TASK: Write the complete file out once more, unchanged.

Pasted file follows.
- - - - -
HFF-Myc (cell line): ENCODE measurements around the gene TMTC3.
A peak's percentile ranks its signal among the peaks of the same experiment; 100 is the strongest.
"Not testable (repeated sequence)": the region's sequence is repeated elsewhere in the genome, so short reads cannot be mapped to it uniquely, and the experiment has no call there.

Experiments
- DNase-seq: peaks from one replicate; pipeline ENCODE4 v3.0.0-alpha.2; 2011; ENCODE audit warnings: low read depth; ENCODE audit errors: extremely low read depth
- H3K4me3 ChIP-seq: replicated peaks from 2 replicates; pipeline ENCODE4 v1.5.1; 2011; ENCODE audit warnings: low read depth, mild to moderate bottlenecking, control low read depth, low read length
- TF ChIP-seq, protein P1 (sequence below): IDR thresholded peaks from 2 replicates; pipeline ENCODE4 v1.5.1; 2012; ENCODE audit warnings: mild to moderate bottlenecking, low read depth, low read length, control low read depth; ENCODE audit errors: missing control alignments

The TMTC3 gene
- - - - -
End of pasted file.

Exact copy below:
HFF-Myc (cell line): ENCODE measurements around the gene TMTC3.
A peak's percentile ranks its signal among the peaks of the same experiment; 100 is the strongest.
"Not testable (repeated sequence)": the region's sequence is repeated elsewhere in the genome, so short reads cannot be mapped to it uniquely, and the experiment has no call there.

Experiments
- DNase-seq: peaks from one replicate; pipeline ENCODE4 v3.0.0-alpha.2; 2011; ENCODE audit warnings: low read depth; ENCODE audit errors: extremely low read depth
- H3K4me3 ChIP-seq: replicated peaks from 2 replicates; pipeline ENCODE4 v1.5.1; 2011; ENCODE audit warnings: low read depth, mild to moderate bottlenecking, control low read depth, low read length
- TF ChIP-seq, protein P1 (sequence below): IDR thresholded peaks from 2 replicates; pipeline ENCODE4 v1.5.1; 2012; ENCODE audit warnings: mild to moderate bottlenecking, low read depth, low read length, control low read depth; ENCODE audit errors: missing control alignments

The TMTC3 gene